Boingboing points at the Computer History’s collection of old sales brochures for computers, which is a treasure trove of inflated language and not quite so inflated computers. I will refrain from citing the nerdier items such as brochures for mainframes and acoustic modems, but the "Going to work with your Osborne" (at 24 pounds/11kg) brochure and especially the sales brochure for the (even at the time) extremely underwhelming IBM PCjr are great fun.
The PCjr was IBM’s foray into home computing, but in order not to threaten their profitable line of business PCs the PCjr was crippled so severly that it flopped, big time. (Part of the reason may be that it had the worst "chiclet" keyboard in computing history, though, as the picture shows, it was wireless.).
IBM was fairly early into home computing, but hadn’t yet cottoned on to the real market for home computers, which at that time (in the absense of online peer interaction) was based on guilt: Buy your child a computer, or he/she will do poorly in school and go downward from there. Note the picture, which bears an uncanny resemblance to certain home-oriented products I have been thinking about getting for my own living room lately. I know things have moved on, but can’t help getting that uncomfortable feeling that in about 20 years time I will look at these things and wonder what the hell I was thinking….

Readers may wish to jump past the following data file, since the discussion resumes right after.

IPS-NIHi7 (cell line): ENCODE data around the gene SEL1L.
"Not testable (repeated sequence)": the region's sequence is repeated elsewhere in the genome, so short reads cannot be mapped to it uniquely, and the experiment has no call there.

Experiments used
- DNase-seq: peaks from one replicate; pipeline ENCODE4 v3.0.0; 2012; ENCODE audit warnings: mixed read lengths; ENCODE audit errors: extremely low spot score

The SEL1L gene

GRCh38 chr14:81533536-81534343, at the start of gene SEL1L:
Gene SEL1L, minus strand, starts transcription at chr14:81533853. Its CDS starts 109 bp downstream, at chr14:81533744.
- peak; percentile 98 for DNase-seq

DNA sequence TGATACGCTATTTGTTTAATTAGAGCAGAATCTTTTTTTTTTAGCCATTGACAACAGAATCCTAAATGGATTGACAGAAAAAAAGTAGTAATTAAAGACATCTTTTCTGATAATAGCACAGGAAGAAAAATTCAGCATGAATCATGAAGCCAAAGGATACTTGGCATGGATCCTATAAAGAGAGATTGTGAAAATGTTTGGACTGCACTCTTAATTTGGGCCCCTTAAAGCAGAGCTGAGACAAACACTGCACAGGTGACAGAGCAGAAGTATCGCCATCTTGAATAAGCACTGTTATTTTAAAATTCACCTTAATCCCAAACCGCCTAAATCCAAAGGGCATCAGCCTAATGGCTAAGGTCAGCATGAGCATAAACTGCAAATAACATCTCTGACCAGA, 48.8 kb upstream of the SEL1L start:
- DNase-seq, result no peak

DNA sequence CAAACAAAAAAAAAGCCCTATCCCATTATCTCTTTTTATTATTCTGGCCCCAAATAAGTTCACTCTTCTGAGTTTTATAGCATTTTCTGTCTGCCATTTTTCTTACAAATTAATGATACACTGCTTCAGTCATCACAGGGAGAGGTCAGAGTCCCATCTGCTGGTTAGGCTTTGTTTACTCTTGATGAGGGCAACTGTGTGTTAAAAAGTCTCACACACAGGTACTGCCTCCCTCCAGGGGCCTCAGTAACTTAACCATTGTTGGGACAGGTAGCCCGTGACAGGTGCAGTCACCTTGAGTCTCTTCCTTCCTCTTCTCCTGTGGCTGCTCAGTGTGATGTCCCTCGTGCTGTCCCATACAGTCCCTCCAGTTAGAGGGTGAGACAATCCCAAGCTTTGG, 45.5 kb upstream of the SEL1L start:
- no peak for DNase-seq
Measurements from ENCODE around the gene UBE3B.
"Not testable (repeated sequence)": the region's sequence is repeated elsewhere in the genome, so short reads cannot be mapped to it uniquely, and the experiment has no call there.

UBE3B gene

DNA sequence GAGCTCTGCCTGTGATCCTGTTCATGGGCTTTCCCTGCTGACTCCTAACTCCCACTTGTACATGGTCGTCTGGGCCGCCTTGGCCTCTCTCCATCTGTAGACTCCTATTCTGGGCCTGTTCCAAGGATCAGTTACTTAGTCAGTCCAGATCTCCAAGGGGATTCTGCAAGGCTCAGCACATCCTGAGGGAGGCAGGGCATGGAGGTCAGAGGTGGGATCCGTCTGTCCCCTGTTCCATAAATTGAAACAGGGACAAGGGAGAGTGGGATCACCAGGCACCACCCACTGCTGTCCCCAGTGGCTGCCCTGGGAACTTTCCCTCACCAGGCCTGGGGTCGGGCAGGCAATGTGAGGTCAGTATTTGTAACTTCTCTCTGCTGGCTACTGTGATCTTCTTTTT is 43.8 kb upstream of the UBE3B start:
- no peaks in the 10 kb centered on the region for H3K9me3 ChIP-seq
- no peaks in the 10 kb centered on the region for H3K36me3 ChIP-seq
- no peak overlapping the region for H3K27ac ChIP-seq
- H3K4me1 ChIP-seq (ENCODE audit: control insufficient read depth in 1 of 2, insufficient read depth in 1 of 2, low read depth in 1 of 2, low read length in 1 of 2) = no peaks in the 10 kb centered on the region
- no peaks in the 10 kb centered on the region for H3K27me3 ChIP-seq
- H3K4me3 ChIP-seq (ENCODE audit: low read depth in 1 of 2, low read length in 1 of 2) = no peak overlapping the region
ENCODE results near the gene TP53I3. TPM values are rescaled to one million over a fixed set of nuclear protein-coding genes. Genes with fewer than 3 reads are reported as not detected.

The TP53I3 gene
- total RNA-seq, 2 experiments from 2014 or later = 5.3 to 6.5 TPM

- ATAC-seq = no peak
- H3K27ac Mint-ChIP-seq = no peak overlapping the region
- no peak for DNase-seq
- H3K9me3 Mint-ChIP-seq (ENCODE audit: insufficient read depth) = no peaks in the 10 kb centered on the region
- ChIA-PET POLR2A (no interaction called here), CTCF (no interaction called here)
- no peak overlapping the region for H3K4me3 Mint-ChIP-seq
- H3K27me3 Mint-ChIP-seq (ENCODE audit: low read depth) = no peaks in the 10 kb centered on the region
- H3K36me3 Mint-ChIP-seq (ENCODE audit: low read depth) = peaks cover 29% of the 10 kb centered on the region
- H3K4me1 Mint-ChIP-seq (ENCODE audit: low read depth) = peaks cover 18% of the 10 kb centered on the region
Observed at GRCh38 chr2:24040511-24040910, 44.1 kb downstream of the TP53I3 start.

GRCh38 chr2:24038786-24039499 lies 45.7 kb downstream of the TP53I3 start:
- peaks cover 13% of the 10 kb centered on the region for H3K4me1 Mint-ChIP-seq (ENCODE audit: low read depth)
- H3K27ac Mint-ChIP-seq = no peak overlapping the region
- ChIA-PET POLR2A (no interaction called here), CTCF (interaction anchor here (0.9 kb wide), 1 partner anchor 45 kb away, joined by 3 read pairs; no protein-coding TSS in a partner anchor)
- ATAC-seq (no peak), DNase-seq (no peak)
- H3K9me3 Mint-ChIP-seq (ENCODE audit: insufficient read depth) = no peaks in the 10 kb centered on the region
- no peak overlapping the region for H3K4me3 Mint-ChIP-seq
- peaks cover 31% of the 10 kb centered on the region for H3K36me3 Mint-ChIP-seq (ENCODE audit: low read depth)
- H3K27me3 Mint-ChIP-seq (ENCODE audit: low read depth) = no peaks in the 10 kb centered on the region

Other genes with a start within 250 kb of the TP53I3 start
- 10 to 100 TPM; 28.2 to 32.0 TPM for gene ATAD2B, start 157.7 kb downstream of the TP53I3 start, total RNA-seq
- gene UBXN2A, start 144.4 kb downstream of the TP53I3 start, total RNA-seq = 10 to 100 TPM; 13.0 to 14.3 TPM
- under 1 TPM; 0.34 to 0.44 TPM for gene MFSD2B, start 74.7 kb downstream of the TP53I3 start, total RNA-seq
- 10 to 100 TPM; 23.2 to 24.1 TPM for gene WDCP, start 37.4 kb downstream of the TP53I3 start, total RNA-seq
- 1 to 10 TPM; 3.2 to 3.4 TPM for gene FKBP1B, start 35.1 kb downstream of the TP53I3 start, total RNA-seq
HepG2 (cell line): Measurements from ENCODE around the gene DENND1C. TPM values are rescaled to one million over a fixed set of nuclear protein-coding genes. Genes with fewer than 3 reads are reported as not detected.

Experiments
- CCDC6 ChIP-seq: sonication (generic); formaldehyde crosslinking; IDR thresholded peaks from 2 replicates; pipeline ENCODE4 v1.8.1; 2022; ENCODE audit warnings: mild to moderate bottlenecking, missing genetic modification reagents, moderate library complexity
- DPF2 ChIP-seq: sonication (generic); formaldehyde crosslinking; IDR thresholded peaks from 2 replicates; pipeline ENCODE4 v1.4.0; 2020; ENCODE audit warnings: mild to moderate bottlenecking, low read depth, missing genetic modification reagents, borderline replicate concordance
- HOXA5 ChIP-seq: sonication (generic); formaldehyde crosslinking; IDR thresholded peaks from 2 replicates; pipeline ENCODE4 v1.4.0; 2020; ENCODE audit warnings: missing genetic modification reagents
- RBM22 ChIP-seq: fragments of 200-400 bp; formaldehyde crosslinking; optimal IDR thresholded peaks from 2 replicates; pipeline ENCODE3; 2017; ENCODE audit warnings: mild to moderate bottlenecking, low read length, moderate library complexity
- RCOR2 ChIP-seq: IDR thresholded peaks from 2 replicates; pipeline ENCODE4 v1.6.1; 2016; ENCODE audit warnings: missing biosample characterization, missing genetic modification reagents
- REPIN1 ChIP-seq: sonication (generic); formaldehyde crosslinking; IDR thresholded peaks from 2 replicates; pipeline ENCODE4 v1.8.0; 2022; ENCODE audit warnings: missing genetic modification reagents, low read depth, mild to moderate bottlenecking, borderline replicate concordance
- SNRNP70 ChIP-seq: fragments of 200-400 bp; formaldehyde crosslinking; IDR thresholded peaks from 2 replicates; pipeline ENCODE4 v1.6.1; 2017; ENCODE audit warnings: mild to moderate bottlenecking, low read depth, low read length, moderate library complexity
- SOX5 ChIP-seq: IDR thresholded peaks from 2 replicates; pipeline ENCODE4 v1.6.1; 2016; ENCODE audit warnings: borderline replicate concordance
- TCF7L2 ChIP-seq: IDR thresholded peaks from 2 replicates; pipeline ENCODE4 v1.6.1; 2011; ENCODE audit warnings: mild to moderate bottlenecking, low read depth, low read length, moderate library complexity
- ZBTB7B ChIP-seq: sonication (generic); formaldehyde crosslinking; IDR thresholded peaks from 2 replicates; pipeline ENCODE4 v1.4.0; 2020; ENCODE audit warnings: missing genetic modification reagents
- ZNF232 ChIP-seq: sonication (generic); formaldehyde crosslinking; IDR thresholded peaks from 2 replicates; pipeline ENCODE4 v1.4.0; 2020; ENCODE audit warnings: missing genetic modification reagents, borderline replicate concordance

But it takes a special kind of thinking to produce something as bad as the PCjr. According to a friend of mine, the then-current explanation inside IBM was that the sales force (ever the upper hand at IBM) had boasted "We can sell anything!", whereupon the product development guys handed over the PCjr, saying "Oh yeah? Try this!"